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Scammers Could Be Tried In U.S. As Well

Image of Justice Minister Delroy Chuck

KINGSTON, Jamaica, Dec 7, CMC – The Jamaica government says persons convicted here for lottery scamming could also be extradited to the United States to face additional charges after completing their jail term here.

“While the charges are similar in nature, there are other aspects to the crime why they would be wanted in the US,” Justice Minister Delroy Chuck, said.

Image of Justice Minister Delroy Chuck
Justice Minister Delroy Chuck

“I think it is fair to say that the American authorities would want to connect these lotto scammers with victims in the US. If the connection is made, then I could see the US wanting to extradite these criminals to face charges,” he added.

Chuck said that the Andrew Holness government is committed to eradicating lottery scamming, a type of advance-fee fraud which begins with an unexpected email notification, phone call, or mailing explaining that the person has won a large sum of money in a lottery.

US law enforcement authorities say the Jamaica lottery scam is one of the most pernicious scams around. It largely targets the elderly, because they have accumulated their money over a lifetime, are often isolated and lonely, and sometimes are suffering from dementia.

Chuck has promised that “no quarters or no shelter should be given to scammers,” describing them as a blight on society and should be ostracised and made to pay for ruining lives.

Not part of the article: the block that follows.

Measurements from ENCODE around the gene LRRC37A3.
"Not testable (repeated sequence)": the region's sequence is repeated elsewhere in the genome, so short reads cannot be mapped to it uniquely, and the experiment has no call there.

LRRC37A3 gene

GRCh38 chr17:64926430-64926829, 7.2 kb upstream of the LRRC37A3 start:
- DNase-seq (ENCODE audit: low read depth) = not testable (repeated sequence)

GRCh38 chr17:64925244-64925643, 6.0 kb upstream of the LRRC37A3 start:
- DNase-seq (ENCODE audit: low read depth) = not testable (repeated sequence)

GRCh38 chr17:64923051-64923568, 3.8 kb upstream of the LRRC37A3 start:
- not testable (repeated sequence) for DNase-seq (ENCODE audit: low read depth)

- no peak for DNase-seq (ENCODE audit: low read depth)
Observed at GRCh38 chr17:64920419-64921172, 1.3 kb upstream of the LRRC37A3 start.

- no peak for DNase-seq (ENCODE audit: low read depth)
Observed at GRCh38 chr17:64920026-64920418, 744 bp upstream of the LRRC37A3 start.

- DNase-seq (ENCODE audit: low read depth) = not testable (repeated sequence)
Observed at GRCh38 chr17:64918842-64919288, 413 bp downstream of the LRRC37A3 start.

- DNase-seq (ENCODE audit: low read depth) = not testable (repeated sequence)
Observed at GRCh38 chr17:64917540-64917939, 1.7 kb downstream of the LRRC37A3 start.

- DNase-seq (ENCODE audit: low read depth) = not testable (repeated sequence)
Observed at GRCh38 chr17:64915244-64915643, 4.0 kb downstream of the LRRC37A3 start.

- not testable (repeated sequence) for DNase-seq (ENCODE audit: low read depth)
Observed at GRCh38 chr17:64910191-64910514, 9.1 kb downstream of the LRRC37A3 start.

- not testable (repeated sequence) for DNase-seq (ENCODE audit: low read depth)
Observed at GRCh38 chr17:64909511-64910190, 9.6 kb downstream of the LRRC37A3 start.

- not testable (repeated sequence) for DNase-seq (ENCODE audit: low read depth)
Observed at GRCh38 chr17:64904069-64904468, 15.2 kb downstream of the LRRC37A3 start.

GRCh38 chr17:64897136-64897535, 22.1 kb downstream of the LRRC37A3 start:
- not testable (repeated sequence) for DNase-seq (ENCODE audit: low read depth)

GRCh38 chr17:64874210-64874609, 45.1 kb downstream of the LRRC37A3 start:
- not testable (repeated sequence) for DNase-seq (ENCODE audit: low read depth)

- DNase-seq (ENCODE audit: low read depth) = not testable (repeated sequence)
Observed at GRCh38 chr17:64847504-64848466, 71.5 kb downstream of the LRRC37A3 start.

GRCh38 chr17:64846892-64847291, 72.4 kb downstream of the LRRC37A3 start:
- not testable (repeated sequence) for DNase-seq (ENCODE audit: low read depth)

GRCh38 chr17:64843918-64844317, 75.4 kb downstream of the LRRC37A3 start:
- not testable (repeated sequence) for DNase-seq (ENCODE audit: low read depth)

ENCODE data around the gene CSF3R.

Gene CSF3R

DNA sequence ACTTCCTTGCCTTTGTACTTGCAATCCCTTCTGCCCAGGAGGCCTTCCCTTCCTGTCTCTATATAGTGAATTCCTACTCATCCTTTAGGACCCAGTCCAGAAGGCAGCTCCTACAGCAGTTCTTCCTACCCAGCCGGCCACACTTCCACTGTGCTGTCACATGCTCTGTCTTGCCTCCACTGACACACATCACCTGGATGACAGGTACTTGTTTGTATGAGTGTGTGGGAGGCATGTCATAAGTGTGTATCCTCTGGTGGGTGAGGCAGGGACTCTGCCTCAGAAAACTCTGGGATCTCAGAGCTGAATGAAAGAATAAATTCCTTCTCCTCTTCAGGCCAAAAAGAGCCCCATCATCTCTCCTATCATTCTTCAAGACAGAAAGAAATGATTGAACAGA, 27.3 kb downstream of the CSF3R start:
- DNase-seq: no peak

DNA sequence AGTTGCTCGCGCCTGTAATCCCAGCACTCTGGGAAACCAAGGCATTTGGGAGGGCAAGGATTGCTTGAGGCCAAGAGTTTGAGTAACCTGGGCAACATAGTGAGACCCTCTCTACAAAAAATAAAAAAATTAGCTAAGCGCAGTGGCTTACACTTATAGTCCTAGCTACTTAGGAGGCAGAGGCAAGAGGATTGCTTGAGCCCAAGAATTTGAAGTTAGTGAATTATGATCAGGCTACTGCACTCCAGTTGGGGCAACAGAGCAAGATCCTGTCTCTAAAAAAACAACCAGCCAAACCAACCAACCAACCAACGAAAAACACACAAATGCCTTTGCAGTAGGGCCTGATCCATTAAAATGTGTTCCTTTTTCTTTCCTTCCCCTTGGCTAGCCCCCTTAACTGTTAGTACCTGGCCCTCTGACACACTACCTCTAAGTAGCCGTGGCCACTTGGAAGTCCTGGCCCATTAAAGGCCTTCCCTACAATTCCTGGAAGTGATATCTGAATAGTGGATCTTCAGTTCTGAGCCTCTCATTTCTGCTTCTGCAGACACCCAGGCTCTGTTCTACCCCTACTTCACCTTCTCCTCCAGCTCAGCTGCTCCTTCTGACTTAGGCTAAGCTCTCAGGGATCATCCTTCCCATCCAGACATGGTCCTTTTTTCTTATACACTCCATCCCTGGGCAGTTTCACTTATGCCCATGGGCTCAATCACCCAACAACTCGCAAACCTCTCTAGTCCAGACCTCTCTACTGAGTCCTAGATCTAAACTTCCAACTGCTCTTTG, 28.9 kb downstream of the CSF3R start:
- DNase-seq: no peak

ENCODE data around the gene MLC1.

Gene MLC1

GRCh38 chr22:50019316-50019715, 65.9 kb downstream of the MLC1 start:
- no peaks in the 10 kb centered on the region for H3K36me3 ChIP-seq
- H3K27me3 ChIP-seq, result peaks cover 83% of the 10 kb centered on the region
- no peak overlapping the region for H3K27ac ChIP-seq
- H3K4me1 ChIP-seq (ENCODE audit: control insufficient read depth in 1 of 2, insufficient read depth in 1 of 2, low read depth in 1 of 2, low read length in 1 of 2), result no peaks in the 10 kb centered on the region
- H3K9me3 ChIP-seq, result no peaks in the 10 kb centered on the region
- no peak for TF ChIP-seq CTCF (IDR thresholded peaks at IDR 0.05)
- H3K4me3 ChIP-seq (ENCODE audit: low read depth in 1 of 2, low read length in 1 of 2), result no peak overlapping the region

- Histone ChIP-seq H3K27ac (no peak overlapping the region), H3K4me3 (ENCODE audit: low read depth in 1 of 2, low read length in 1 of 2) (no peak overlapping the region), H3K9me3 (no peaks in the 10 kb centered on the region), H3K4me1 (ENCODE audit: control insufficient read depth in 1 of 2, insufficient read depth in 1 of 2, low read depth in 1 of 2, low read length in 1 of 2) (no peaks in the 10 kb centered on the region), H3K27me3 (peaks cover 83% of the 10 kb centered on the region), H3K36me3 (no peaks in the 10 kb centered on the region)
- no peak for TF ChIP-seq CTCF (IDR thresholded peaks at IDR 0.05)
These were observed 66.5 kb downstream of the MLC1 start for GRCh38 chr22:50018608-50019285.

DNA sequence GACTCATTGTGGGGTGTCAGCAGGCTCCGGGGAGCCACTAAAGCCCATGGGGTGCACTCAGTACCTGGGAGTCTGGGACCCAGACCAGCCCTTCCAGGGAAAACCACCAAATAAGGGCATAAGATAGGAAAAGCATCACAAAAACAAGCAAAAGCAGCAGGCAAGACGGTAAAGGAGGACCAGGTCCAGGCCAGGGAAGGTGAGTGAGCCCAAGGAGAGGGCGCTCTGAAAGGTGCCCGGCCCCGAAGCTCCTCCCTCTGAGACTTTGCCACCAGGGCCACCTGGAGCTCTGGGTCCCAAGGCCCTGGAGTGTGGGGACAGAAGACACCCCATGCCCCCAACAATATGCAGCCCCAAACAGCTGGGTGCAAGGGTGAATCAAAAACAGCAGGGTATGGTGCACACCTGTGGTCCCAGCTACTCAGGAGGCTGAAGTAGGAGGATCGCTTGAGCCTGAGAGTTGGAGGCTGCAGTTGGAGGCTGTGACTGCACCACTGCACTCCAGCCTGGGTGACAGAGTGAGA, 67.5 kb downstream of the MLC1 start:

“They have been preying on the elderly… the sick and the vulnerable. I want to say, and in the strongest language possible, that I want them to be tried in the circuit courts where they can do long sentences, and then, following that, we do everything to make them do even longer sentences in the US prisons,” he said.

Chuck said a significant amount of funds is being spent on upgrading and modernising the courts in order to improve the delivery of justice.

“Everything has to be results-oriented and that is what we are all about in the criminal-justice system. A lot of money has been spent in training.”

Chuck said he was heartened by the fact that Jamaica has some of the best judges, prosecutors and clerks of court, whom, he noted, “have been doing a very good job on the public’s behalf”.

“I am the first person to tell you that we still have a lot of work to be done. We have more courthouses to be rehabilitated and more work to ensure that cases are disposed of in a very timely manner,” he said.

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